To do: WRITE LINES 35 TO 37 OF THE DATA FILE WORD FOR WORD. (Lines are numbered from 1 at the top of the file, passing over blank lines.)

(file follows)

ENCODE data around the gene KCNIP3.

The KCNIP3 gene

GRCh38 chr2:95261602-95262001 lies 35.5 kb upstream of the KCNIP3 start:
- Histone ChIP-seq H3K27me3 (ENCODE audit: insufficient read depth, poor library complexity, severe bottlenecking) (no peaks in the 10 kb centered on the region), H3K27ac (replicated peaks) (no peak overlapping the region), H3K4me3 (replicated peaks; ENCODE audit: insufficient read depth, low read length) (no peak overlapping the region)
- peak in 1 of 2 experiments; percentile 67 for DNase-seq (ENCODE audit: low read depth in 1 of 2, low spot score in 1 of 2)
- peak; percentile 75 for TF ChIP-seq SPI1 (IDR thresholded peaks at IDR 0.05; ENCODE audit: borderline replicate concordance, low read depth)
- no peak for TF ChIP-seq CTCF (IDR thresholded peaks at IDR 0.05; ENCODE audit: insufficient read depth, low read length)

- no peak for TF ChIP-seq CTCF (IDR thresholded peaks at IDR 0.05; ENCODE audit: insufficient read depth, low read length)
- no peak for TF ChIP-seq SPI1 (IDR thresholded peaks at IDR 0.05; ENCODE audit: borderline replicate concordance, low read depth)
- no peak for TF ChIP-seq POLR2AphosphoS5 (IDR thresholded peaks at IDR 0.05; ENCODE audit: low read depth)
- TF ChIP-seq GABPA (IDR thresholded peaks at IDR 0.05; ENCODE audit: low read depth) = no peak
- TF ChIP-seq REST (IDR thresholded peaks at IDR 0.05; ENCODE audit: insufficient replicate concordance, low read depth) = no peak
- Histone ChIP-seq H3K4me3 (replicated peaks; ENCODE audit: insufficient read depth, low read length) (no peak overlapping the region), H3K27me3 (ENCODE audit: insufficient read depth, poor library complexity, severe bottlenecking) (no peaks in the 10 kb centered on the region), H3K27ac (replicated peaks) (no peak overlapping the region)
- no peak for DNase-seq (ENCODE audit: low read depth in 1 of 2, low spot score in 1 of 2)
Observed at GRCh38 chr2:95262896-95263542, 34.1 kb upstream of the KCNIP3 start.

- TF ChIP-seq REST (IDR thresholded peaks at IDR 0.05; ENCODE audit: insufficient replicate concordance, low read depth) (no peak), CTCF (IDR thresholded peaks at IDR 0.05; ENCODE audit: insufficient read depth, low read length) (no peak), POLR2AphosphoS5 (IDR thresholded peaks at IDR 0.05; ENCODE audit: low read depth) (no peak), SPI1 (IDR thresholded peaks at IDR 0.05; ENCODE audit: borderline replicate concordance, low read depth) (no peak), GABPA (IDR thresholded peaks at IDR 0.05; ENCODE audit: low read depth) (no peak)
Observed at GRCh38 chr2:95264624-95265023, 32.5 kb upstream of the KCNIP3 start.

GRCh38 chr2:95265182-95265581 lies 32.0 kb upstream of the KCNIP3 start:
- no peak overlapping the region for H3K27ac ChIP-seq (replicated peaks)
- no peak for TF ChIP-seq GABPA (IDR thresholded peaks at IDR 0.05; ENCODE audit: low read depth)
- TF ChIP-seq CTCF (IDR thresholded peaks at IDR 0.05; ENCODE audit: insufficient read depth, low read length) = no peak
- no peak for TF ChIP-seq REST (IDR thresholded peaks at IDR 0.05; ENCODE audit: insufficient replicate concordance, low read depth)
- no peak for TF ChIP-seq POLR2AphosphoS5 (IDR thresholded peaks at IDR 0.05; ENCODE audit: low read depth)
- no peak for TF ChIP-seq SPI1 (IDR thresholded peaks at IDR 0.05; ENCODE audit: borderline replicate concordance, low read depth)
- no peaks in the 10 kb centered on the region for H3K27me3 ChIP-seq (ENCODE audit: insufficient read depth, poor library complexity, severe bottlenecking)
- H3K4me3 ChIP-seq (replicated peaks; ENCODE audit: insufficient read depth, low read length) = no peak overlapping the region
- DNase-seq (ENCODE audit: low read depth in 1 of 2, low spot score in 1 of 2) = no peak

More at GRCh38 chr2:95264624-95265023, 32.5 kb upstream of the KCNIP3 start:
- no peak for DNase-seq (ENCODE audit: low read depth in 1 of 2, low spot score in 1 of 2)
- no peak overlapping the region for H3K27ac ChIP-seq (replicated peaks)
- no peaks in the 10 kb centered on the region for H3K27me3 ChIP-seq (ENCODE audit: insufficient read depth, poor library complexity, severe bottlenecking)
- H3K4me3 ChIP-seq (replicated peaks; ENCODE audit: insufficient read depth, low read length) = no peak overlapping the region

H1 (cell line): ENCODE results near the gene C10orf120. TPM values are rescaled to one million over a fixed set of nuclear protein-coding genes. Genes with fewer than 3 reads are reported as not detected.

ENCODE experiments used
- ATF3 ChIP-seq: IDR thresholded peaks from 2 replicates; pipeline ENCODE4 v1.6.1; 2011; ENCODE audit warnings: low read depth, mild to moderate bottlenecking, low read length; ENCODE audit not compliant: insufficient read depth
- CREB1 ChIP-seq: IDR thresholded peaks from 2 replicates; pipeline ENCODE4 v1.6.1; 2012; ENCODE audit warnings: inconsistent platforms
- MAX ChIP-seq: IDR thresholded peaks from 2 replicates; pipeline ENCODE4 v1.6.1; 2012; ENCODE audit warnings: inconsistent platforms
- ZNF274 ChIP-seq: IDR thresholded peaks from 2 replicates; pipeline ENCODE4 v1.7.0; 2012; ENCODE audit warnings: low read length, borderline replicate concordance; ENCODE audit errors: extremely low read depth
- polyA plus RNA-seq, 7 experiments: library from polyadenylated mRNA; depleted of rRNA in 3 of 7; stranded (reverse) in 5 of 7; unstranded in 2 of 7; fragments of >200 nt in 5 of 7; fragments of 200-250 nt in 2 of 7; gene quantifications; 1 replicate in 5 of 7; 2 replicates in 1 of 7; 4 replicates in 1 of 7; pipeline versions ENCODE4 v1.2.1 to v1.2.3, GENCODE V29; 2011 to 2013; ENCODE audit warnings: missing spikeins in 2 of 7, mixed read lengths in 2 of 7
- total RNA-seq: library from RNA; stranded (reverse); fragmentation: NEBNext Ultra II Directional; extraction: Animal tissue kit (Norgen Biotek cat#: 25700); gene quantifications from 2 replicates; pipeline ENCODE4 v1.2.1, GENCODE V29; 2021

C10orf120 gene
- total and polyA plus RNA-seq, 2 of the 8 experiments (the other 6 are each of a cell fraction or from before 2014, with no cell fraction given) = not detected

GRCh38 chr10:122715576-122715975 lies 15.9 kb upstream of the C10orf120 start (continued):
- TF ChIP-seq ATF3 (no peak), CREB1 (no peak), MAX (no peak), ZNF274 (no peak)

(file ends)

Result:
- ATF3 ChIP-seq: IDR thresholded peaks from 2 replicates; pipeline ENCODE4 v1.6.1; 2011; ENCODE audit warnings: low read depth, mild to moderate bottlenecking, low read length; ENCODE audit not compliant: insufficient read depth
- CREB1 ChIP-seq: IDR thresholded peaks from 2 replicates; pipeline ENCODE4 v1.6.1; 2012; ENCODE audit warnings: inconsistent platforms
- MAX ChIP-seq: IDR thresholded peaks from 2 replicates; pipeline ENCODE4 v1.6.1; 2012; ENCODE audit warnings: inconsistent platforms